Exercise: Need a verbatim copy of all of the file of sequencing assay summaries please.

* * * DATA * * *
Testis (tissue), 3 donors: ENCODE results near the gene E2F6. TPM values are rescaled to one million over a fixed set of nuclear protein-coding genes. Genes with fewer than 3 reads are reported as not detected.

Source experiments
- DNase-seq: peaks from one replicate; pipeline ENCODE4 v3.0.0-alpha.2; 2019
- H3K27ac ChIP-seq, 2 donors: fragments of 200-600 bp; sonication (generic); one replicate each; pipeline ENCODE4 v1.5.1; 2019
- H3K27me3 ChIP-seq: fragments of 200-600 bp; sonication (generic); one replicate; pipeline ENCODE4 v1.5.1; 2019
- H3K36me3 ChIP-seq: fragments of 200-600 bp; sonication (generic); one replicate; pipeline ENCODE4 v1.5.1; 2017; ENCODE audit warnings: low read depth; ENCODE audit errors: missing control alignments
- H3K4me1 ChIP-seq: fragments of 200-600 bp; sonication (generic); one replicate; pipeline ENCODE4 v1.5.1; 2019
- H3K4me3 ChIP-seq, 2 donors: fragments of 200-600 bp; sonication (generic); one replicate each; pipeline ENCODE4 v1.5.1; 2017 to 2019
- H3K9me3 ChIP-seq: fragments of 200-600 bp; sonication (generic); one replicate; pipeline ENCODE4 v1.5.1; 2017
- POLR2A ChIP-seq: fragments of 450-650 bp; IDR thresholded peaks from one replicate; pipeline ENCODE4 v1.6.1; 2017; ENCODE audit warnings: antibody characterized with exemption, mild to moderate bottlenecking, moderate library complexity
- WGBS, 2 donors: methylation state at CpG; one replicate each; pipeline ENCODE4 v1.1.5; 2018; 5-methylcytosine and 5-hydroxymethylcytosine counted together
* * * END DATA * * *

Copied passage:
Testis (tissue), 3 donors: ENCODE results near the gene E2F6. TPM values are rescaled to one million over a fixed set of nuclear protein-coding genes. Genes with fewer than 3 reads are reported as not detected.

Source experiments
- DNase-seq: peaks from one replicate; pipeline ENCODE4 v3.0.0-alpha.2; 2019
- H3K27ac ChIP-seq, 2 donors: fragments of 200-600 bp; sonication (generic); one replicate each; pipeline ENCODE4 v1.5.1; 2019
- H3K27me3 ChIP-seq: fragments of 200-600 bp; sonication (generic); one replicate; pipeline ENCODE4 v1.5.1; 2019
- H3K36me3 ChIP-seq: fragments of 200-600 bp; sonication (generic); one replicate; pipeline ENCODE4 v1.5.1; 2017; ENCODE audit warnings: low read depth; ENCODE audit errors: missing control alignments
- H3K4me1 ChIP-seq: fragments of 200-600 bp; sonication (generic); one replicate; pipeline ENCODE4 v1.5.1; 2019
- H3K4me3 ChIP-seq, 2 donors: fragments of 200-600 bp; sonication (generic); one replicate each; pipeline ENCODE4 v1.5.1; 2017 to 2019
- H3K9me3 ChIP-seq: fragments of 200-600 bp; sonication (generic); one replicate; pipeline ENCODE4 v1.5.1; 2017
- POLR2A ChIP-seq: fragments of 450-650 bp; IDR thresholded peaks from one replicate; pipeline ENCODE4 v1.6.1; 2017; ENCODE audit warnings: antibody characterized with exemption, mild to moderate bottlenecking, moderate library complexity
- WGBS, 2 donors: methylation state at CpG; one replicate each; pipeline ENCODE4 v1.1.5; 2018; 5-methylcytosine and 5-hydroxymethylcytosine counted together